Government will soon computerise the database for people living with HIV and introduce electronic patient tracking. The computerisation is expected to phase out double dipping and ensure easy access of anti-retroviral medicine from any site.
Speaking at a consultative and planning meeting with People Living with HIV (PLHIV) in Kwekwe on Wednesday, National Aids Council monitoring and evaluation director Mr Amon Mpofu said patient tracking was meant to improve the stocking system of ARVs at all sites. The system will be introduced next year and would ensure that every patient can access ARVs from anywhere in the country.
"We have challenges on the stocking and distribution of ART as some patients are collecting their medication from more than one site at the same time and creating personal buffer stock," said Mr Mpofu.
He said such action was causing an artificial shortage of the ART in several sites and this would be addressed by the computerised database. He said the new system would also ensure that the ART distributing sites maintain accurate numbers of people on ART in different areas to avoid over or under stocking during distribution.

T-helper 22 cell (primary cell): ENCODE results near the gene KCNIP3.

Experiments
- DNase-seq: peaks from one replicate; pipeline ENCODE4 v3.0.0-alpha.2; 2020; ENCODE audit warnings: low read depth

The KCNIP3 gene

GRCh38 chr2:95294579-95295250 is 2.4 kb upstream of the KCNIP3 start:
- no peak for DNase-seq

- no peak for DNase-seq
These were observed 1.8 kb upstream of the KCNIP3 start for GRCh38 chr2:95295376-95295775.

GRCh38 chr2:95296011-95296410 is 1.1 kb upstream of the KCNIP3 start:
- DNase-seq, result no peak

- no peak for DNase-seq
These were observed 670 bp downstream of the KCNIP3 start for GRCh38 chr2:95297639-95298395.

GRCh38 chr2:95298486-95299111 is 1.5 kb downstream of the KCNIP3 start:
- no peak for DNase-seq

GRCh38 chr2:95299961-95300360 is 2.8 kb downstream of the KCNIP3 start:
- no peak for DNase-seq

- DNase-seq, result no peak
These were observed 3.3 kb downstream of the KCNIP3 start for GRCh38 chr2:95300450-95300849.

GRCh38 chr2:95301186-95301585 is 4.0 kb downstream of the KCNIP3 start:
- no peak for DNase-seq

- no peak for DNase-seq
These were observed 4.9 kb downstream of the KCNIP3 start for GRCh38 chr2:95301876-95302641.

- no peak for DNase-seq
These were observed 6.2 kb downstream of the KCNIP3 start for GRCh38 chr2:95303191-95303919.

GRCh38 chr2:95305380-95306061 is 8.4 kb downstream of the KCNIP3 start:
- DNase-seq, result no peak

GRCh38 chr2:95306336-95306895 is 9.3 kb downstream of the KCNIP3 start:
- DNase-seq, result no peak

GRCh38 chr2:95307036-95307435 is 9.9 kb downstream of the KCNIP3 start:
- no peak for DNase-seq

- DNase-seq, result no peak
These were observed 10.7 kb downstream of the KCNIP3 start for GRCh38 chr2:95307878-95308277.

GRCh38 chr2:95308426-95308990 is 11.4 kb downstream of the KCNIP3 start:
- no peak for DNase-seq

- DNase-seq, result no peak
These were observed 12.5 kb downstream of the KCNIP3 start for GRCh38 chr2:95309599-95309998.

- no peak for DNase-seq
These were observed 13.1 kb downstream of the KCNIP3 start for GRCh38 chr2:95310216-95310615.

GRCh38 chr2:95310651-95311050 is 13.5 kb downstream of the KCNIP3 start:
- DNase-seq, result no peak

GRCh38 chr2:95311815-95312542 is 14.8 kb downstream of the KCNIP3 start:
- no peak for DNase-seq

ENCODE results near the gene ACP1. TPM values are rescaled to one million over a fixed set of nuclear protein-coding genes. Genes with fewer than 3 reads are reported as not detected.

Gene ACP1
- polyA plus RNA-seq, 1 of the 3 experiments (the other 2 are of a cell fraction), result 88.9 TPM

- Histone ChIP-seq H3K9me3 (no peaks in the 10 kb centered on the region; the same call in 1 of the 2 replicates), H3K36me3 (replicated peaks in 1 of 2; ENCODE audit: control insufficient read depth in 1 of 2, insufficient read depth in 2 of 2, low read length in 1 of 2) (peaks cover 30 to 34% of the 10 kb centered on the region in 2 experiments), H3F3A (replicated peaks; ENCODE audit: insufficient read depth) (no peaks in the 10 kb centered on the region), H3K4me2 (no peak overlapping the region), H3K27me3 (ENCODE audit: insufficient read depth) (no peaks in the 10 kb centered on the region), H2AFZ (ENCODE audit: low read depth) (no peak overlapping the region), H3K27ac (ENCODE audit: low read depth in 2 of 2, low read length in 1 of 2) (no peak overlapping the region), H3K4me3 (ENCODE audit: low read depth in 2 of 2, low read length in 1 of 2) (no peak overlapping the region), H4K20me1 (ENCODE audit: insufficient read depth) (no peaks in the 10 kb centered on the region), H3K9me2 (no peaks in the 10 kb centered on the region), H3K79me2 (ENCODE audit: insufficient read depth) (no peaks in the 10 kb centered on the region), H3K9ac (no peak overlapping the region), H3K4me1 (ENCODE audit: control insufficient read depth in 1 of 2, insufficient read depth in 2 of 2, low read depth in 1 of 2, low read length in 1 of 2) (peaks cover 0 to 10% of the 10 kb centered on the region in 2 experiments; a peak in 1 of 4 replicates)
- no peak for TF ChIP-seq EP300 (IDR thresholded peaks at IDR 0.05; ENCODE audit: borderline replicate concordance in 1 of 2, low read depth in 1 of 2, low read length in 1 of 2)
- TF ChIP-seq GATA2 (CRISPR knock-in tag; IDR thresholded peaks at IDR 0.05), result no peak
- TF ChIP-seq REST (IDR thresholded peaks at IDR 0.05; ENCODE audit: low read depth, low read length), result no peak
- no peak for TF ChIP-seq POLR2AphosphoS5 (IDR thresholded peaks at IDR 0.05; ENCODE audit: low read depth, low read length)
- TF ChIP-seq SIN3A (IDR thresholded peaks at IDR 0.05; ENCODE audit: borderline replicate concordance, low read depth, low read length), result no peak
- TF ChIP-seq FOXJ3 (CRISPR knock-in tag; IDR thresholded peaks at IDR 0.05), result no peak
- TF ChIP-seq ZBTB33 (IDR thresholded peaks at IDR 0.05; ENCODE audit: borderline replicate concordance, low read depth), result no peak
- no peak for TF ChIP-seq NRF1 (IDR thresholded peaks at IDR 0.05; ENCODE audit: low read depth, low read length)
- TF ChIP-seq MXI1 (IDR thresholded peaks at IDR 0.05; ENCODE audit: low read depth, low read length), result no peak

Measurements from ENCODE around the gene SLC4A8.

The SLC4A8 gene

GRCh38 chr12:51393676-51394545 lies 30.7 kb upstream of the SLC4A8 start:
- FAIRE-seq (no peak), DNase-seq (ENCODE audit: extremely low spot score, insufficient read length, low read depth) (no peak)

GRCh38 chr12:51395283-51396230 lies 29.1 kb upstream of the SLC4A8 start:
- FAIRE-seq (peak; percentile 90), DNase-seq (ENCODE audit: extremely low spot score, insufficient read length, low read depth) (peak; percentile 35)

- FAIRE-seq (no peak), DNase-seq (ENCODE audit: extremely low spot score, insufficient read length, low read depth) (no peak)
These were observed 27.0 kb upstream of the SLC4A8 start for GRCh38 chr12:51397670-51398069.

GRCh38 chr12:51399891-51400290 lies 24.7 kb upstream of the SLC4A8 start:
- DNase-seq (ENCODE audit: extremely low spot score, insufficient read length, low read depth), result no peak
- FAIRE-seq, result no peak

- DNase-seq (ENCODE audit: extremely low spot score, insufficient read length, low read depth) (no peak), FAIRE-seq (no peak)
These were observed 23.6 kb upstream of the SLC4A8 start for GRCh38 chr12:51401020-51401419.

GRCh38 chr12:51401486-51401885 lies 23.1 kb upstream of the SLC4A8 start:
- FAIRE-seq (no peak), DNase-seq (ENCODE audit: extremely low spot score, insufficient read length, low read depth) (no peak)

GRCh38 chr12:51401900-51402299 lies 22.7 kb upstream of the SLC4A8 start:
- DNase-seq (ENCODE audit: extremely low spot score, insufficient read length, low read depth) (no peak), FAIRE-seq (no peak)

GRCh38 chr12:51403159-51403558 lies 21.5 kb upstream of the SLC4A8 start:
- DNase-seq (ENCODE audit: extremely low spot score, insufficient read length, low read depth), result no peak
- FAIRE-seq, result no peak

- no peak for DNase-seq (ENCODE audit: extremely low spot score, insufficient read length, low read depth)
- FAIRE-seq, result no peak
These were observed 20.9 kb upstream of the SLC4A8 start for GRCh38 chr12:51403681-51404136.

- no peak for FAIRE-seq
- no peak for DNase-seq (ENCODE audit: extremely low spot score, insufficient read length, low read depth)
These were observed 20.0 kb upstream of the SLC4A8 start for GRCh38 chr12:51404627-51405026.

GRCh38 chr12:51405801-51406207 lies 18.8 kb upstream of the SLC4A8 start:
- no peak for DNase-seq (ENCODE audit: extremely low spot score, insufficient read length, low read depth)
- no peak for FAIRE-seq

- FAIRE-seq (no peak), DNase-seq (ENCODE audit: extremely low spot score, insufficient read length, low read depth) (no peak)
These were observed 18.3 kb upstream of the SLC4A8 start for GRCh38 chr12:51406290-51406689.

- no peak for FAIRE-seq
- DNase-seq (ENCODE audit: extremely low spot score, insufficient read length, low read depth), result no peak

The passports of people on ART would contain personal details, national identification number and general background of the patient.
This information would be updated constantly, he said.
"Having all the information of the ART clients in one database is also an advantage to us as it will help in saving resources," said Mr Mpofu.
He said the use of a database system would quicken the follow up process on patients who are on ART programme.
The country is using a paper-based system with too many registers, which are cumbersome in terms of data entry.
Mr Mpofu said the paper-based registration can not detect the cases of double dipping and is making it difficult for the sites to do follow up on the people on ART.